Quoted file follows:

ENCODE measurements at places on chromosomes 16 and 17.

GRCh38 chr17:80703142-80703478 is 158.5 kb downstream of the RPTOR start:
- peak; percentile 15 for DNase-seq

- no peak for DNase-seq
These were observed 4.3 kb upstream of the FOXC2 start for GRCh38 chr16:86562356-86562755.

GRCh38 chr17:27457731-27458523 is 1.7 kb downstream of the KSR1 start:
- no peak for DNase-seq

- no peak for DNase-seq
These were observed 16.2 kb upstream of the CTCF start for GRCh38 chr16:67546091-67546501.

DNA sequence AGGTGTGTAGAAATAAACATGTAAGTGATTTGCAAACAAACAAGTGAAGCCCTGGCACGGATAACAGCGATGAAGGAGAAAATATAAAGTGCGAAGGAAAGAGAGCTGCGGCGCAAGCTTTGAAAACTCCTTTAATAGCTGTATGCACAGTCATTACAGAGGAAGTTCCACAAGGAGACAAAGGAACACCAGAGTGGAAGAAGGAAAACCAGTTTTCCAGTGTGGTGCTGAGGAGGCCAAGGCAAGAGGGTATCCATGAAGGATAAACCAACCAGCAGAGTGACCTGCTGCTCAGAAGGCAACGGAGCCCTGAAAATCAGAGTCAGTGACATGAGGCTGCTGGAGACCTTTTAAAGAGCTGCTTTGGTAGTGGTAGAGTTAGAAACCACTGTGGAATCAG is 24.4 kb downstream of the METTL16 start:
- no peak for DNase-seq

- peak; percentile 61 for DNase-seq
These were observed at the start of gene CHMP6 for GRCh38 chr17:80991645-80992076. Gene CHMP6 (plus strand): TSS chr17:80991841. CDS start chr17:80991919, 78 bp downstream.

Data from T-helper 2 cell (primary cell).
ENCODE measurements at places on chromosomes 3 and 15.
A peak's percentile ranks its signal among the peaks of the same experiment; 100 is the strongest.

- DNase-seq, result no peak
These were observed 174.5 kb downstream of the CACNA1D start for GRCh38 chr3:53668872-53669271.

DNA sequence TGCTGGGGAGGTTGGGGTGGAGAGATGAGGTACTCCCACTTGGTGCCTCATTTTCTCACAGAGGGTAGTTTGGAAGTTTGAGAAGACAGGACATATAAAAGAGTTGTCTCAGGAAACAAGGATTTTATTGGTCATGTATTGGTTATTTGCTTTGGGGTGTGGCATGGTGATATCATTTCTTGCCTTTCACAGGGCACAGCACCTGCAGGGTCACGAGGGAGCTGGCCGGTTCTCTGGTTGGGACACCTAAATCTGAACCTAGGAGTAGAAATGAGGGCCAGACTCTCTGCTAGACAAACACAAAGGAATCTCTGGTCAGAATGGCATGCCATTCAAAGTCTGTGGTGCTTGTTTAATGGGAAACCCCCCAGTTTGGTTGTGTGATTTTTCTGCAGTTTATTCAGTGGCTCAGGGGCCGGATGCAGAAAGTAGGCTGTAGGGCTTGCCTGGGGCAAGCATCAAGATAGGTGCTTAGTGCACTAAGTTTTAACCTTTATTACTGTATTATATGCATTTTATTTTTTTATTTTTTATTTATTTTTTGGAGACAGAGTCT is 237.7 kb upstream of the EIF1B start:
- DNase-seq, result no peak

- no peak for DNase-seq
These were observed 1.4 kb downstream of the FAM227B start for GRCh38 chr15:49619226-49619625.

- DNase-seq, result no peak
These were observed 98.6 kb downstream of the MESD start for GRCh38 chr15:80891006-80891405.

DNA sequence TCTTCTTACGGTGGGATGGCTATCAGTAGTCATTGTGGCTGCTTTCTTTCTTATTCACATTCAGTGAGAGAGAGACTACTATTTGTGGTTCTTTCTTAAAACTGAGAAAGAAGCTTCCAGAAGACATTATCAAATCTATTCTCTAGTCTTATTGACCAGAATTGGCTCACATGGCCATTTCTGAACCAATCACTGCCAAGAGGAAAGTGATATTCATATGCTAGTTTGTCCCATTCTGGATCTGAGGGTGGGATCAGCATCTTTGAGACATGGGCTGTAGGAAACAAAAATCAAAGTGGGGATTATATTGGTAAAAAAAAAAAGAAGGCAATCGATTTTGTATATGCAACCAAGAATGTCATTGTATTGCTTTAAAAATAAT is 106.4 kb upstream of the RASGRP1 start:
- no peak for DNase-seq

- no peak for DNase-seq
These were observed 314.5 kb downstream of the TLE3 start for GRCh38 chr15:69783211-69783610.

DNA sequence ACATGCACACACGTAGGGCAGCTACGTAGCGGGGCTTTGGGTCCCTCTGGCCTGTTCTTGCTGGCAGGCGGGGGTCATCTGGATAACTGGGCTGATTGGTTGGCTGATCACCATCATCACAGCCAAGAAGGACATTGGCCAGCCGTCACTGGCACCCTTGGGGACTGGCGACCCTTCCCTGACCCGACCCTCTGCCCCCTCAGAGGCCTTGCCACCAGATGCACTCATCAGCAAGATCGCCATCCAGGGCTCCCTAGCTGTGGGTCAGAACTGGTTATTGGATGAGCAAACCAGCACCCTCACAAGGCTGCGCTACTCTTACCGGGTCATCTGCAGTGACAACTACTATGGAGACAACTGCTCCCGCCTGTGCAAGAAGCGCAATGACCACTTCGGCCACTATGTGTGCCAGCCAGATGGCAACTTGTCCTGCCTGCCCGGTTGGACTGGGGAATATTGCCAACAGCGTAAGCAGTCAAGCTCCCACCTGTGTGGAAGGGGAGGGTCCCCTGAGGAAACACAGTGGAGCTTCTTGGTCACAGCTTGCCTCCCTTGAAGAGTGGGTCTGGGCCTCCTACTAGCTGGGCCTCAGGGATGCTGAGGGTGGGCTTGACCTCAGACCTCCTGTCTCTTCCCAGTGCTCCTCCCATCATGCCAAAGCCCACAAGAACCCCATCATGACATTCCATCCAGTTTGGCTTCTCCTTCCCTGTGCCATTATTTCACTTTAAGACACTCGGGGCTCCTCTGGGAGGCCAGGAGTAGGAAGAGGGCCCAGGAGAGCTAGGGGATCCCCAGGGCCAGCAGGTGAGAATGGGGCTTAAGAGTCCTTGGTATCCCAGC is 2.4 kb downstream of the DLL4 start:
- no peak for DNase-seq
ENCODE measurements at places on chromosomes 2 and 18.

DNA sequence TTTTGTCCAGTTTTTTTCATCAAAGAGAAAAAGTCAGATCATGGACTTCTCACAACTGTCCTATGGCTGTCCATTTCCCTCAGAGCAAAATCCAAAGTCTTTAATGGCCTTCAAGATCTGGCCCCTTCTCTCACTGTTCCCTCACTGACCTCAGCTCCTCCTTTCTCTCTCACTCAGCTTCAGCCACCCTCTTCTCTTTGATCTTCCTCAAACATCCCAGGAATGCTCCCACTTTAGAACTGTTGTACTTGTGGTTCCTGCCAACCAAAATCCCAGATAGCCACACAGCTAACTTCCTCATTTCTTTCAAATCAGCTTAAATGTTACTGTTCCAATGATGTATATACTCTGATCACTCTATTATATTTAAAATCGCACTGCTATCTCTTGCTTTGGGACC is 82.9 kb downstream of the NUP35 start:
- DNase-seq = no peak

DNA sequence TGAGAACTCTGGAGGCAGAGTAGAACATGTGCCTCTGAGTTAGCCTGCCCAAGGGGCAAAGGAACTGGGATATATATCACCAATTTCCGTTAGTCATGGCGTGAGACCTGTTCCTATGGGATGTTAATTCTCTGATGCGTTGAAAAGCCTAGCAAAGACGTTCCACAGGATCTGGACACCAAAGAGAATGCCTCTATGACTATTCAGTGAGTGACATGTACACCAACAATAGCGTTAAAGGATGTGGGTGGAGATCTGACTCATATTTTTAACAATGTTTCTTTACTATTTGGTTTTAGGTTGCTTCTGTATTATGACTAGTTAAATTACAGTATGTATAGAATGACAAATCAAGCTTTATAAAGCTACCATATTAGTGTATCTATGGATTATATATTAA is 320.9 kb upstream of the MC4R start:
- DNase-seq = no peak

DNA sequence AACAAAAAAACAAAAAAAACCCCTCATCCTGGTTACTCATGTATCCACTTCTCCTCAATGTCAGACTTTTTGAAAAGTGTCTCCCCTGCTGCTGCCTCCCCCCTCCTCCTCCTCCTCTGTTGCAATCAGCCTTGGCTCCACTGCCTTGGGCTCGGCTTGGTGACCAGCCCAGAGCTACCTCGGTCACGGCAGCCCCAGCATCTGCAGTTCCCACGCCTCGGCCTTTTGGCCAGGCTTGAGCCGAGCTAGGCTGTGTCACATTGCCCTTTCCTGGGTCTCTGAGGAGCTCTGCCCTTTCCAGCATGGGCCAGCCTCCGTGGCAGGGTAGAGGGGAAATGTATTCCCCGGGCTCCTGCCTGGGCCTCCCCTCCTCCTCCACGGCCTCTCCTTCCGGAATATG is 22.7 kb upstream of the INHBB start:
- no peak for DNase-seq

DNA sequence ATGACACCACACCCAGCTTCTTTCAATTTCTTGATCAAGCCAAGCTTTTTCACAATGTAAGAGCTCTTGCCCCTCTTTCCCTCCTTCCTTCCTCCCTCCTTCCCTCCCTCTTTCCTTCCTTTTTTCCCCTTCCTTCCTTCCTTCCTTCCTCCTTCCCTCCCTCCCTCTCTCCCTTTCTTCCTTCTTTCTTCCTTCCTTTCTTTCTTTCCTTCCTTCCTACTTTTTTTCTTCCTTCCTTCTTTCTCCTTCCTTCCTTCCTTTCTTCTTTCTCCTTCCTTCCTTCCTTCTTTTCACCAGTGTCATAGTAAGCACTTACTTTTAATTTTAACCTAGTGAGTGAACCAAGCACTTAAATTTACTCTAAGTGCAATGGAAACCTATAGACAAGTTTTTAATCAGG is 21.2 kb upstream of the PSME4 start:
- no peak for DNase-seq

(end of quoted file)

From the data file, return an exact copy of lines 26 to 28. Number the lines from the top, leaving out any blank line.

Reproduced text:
- no peak for DNase-seq

- no peak for DNase-seq
These were observed 314.5 kb downstream of the TLE3 start for GRCh38 chr15:69783211-69783610.